Guns are a problem, not a solution

The solution to insecurity is not to increase the number of weapons but to limit them.

Zainab Imam June 18, 2011
Pakistani journalists have been allowed to carry guns to protect themselves. This brilliant solution has been offered by none other than Interior Minister Rehman Malik who has, in the past, offered many such pearls of wisdom, particularly over the unabated spate of target killings in Karachi.

There is evidence enough that journalism is one of the most dangerous professions in Pakistan. In a recent statement, the Committee to Protect Journalists has ranked Pakistan the tenth most dangerous place in the world for journalists to work and, according to the International Federation of Journalists, five journalists have died in Pakistan in the first six months of this year.

But will carrying guns really make journalists any more secure in the future than they are in Pakistan today? Just this year, the deaths have occurred in circumstances that a gun would never have been able to prevent.

Arguably the most revolting death was the brutal case of journalist Saleem Shahzad who was reported missing from Islamabad on May 30 and within 24 hours, his body was found in Mandi Bahauddin with marks of torture. Would he have been able to protect himself if he had had a gun?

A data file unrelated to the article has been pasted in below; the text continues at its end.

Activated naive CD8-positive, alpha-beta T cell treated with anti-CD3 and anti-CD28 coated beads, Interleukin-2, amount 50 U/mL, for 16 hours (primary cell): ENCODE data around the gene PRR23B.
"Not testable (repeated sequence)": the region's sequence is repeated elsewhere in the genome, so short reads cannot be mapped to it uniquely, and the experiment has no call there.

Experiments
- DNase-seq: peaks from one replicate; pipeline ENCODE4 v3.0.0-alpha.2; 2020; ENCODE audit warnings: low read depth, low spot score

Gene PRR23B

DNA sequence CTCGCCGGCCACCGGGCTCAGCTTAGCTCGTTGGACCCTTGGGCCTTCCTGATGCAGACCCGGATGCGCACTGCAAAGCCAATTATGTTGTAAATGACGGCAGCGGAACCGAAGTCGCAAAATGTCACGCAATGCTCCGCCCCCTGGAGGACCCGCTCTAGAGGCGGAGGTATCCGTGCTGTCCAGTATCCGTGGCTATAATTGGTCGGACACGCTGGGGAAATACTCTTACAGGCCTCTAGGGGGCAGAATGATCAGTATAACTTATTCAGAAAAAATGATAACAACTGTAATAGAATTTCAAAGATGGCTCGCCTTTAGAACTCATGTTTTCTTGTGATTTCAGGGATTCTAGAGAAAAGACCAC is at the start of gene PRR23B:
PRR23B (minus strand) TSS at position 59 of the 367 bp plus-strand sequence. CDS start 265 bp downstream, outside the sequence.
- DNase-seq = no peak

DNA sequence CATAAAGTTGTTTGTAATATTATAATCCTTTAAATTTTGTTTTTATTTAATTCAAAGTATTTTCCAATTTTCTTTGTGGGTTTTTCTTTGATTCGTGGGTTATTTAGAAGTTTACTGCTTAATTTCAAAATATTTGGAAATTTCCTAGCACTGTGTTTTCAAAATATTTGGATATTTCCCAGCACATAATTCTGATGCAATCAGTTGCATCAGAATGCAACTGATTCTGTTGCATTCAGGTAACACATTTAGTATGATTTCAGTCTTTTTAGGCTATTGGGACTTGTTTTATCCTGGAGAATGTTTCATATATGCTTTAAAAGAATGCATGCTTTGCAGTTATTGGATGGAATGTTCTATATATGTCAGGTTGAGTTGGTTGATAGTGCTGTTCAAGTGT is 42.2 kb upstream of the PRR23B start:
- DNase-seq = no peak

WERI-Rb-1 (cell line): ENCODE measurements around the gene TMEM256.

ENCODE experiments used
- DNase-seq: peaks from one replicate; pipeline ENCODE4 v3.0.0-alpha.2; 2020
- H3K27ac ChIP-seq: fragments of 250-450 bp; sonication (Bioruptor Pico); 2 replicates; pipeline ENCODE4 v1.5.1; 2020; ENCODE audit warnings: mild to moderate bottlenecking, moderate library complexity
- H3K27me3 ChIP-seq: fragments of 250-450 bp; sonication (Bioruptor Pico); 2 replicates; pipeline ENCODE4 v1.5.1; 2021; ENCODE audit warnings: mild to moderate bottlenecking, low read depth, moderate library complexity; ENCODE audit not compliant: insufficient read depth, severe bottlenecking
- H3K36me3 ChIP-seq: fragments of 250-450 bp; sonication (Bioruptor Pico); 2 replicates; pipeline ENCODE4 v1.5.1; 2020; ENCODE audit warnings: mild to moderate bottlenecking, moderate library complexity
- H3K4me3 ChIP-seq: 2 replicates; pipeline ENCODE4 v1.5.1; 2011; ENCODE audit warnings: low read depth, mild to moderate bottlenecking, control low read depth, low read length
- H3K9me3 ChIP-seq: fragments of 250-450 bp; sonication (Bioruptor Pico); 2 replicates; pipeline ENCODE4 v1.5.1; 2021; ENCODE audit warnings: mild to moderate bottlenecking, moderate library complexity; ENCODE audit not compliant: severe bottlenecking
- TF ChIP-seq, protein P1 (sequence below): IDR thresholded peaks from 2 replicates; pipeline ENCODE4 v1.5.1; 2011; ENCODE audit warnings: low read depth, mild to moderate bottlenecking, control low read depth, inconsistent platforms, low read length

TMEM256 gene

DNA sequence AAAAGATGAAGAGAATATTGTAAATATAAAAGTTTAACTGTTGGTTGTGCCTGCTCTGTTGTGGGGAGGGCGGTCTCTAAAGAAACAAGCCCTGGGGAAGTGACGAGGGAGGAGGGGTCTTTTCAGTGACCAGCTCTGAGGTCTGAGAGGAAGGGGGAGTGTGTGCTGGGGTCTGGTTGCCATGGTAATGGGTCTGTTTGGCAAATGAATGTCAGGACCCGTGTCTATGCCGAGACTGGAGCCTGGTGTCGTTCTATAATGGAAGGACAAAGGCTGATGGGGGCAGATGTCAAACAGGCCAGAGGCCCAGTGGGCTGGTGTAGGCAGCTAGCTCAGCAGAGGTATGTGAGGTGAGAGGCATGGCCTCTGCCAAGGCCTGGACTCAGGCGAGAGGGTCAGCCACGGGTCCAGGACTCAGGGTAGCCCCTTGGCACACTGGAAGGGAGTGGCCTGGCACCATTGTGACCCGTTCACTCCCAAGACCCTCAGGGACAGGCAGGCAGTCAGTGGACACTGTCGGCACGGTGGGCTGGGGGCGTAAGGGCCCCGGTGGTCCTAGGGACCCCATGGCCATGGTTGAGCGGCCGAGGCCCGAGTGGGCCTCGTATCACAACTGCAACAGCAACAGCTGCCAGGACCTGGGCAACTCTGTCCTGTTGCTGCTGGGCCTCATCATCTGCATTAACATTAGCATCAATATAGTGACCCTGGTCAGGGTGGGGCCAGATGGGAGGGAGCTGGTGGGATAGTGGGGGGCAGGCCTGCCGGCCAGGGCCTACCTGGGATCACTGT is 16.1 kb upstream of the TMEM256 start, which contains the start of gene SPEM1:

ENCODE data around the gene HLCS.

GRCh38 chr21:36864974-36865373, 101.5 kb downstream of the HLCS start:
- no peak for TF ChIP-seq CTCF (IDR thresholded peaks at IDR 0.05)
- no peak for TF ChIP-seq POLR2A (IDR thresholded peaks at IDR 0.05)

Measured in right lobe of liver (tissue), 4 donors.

A number of journalists were among the victims of this past weekend’s twin bombing in Peshawar’s Khyber Supermarket. One journalist lost his life and one was critically injured and is fighting for his life. Would they have been able to protect themselves if they had had guns?

So will carrying guns really make the job any easier, at least in terms of security? The country is becoming increasingly insecure, not just for journalists but for the people at large. Kidnappings for ransom and street crime are as rampant as target killings and suicide bombings. Does that mean that every citizen of Pakistan should be allowed to carry a gun for protection?

More weapons are not an answer because guns do not save lives. The solution to insecurity is not to increase the number of weapons but to decrease them. If A tries to shoot B and B shoots A in self-defence, the net effect will be loss of life, not more security.
Zainab Imam A journalist, on a hiatus to pursue a Masters in Public Policy at The University of Chicago. Gender parity advocate, urban policy enthusiast. She tweets @zainabimam ( and blogs at
The views expressed by the writer and the reader comments do not necassarily reflect the views and policies of the Express Tribune.

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